Is economic globalisation incompatible with national democracy? (Part Two)

The second of a two part examination of the relationship between economic globalisation and democracy, with a particular focus on whether the two can co-exist. The first part was published on Saturday the 15th and can be found here.       Technology: a force for democracy? One way in which economic globalisation has aided…

Is economic globalisation incompatible with national democracy? (Part 1)

The first of a two part essay on the relationship between economic globalisation and democracy, with a particular focus on whether the two can co-exist. Introduction Across the Western world, economic globalisation is under attack. Whether it be Bernie Sanders, Jeremy Corbyn and the author Naomi Klein on the left, or Donald Trump, Marine Le-Pen…

2016 – A bad year for progress

To say 2016 was a bad year for progress is an understatement. A right-wing populist surge continues to sweep the Western world, bloody conflict rages on in the Middle-East, and with it comes an outpouring of refugees in unprecedented numbers. The left and the principles of liberalism as a whole have taken a beating, and…

Young people and democracy: a troubled relationship?

If you’re 16 in the UK, you can drop out of school, get a job, pay taxes, and even join the army. Yet, in spite of all of this, you cannot vote. Governments with the ability to send people to war, change the rate of tax and change the laws to which we are all…

Editorial: The EU Referendum

Here at Pertinent Problems, we strive to promote free and open debate, and inquiry at the very highest of levels on the global issues that matter. In an EU referendum campaign that has been too close to call, we think it would be helpful to those seeking to gain an understanding of the debate to present…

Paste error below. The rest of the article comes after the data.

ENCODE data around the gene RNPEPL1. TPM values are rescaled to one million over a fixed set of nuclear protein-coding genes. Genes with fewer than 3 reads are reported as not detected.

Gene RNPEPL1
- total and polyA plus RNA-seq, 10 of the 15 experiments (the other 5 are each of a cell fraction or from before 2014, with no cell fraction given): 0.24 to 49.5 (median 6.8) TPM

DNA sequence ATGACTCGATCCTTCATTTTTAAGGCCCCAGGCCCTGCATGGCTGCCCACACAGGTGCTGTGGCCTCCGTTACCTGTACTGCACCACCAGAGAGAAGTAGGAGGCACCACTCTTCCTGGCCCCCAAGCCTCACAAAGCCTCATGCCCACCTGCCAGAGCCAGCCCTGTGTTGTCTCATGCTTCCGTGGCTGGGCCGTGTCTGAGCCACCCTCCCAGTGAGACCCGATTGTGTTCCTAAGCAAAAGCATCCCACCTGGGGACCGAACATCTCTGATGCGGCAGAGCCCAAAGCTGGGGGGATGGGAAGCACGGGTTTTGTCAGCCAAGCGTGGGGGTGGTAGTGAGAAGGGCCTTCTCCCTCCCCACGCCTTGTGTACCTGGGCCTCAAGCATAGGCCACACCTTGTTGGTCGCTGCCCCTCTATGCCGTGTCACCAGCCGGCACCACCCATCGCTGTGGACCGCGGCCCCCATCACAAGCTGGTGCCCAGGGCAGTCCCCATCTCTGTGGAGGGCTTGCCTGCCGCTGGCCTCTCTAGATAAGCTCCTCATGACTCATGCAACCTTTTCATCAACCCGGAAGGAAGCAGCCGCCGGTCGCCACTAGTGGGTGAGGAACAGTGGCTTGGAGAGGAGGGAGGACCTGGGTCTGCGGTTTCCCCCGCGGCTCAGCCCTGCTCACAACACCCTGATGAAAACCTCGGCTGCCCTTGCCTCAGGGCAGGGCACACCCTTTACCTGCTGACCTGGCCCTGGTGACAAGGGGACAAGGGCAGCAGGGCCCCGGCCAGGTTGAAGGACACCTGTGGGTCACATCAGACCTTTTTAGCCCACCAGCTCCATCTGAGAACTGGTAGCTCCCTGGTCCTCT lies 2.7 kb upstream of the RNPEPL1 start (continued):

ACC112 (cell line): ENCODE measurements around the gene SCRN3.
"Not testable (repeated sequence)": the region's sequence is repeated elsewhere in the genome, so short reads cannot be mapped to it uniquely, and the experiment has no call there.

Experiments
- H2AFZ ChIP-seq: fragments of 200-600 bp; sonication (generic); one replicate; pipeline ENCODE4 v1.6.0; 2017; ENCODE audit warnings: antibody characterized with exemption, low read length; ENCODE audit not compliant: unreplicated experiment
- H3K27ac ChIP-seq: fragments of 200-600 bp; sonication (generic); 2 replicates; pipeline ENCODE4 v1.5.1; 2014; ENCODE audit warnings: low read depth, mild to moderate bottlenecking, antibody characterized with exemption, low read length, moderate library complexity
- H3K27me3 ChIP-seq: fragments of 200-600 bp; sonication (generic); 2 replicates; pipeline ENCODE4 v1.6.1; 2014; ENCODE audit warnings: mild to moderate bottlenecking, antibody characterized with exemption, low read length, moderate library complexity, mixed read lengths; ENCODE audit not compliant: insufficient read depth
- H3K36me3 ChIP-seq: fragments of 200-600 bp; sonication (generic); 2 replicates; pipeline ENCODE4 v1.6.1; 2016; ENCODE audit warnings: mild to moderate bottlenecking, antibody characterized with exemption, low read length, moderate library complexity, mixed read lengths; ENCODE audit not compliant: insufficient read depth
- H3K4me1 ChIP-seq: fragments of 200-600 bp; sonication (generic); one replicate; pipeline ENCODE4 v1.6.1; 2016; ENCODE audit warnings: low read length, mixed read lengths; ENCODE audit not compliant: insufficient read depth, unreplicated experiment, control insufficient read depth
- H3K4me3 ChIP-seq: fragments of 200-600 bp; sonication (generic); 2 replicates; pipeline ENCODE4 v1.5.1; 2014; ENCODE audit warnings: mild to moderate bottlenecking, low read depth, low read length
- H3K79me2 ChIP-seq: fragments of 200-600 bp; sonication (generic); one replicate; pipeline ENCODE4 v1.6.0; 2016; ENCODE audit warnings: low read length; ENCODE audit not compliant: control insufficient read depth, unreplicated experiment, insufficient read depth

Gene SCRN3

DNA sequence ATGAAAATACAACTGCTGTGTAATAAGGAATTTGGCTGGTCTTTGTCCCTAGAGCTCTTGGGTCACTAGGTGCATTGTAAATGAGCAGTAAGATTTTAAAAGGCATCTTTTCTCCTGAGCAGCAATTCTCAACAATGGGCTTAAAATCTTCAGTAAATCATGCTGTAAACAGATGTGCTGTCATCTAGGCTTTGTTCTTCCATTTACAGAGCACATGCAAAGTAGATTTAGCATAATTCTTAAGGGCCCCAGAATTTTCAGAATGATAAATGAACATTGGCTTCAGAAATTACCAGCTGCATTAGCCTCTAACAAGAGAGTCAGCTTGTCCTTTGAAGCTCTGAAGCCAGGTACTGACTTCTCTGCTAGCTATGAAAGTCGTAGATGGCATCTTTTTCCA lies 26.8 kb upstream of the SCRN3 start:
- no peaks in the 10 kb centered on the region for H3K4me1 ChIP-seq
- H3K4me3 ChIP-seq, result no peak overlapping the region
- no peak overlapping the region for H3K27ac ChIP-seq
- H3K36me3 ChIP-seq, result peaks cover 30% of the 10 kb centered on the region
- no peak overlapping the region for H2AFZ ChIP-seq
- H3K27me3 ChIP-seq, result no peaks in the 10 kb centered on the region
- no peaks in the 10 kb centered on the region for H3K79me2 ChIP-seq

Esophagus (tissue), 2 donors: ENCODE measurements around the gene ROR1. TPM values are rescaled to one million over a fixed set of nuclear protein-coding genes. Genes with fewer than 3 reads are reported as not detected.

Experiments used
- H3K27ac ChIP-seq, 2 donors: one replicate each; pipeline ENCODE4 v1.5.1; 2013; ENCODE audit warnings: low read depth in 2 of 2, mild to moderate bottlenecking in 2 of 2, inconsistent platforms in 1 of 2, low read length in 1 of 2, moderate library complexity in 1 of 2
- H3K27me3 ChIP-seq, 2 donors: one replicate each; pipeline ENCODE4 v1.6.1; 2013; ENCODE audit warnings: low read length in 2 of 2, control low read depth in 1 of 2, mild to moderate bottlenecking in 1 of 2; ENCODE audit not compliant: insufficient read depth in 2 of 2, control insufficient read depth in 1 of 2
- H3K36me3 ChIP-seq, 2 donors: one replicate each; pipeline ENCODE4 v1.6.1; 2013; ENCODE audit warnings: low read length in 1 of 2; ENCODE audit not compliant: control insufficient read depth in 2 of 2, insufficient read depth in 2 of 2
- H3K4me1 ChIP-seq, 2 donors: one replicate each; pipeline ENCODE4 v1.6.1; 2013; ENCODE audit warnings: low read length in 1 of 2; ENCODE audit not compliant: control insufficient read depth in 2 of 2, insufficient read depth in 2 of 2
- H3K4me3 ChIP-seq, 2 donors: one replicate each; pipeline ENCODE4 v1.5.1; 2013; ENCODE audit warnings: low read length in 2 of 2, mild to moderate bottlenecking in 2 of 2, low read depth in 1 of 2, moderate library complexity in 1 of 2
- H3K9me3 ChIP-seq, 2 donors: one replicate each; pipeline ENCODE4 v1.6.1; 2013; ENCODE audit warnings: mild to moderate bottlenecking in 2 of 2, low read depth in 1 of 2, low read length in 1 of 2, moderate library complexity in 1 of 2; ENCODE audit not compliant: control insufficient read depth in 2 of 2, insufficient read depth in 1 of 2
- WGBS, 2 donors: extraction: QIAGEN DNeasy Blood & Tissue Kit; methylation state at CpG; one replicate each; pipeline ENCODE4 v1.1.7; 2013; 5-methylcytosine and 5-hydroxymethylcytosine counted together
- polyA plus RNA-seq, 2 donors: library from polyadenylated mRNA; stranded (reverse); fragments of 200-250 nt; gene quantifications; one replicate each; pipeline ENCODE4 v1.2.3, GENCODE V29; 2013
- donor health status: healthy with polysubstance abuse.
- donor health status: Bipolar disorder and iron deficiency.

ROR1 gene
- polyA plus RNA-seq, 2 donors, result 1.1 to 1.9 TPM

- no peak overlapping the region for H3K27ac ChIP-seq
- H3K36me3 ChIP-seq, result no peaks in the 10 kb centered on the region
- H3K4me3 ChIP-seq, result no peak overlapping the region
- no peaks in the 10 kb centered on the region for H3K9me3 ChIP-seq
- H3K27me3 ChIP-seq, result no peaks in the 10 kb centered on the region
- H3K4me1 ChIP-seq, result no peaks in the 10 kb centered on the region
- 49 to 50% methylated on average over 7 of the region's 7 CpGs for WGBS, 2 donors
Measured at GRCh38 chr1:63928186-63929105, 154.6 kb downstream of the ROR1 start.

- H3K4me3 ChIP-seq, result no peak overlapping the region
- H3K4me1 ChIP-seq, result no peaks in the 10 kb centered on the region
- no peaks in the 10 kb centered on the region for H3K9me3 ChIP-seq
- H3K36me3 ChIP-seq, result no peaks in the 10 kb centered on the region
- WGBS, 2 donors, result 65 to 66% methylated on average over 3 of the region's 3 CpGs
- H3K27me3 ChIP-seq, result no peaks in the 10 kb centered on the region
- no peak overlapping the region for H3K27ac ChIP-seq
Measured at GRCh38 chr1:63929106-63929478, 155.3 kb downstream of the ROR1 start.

Is the ‘Bern’ waning?

Hillary Clinton’s most recent victories in the Democratic primaries have left most analysts resigning Bernie Sanders to an inevitable defeat to the former New York senator for the Democratic nomination. While he plans to run his campaign all the way til the Democratic convention in July, his decision to lay off hundreds of his campaign…

Let’s be frank: we’re staying in the EU

Barack Obama’s recent comments that it could take 10 years for the UK to sign a trade deal with the USA should they leave the EU,  has resigned me to something I’ve been trying to deny for a while. Regardless of the merit of the arguments on either side, it is ultimately the fear factor…

The FBI hasn’t made Apple crumble (yet)

Four days ago (28/03) the Department of Justice dropped the case between Apple and the FBI, Apple had finally won the battle against the FBI in what had been one of the most heated debates in technology for a long time, or had they? The FBI announced that they had successfully, most likely with the…

How should we respond to the Brussels attacks?

The horrific attacks at a Brussels Metro station and airport, just five months after the atrocities in Paris in November has once again thrown the problems of radicalisation among young Muslims and questions over European border controls, (in particular the Schengen agreement) into the limelight. Despite revisions to the agreement expected to be announced as…

Style, not substance, is the new politics

From Jeremy Corbyn on the left to Donald Trump on the right, from Bernie Sanders in America to Pablo Iglesias in Spain and Marine Le Pen in France, outsider candidates continue to make waves across the western world. And while these politicians are certainly proposing radical (if not always new) ideas, their different policies only…

Why Apple has to stand up to the FBI

“The only way we know is to write a piece of software that we view as the software equivalent of cancer.” Apple’s Tim Cook in an interview with ABC News. The ongoing debate of whether Apple should help the FBI in accessing the phone of one of the San Bernardino killers has sparked global debate….

Should the UK renew Trident?

“If the third World War is fought with nuclear weapons, the fourth will be fought with bows and arrows.”    The decision of whether or not to renew Trident, Britain’s sea-based nuclear deterrent, threatens to tear apart an already deeply divided Labour party. It is an issue that puts Jeremy Corbyn, a long time believer in…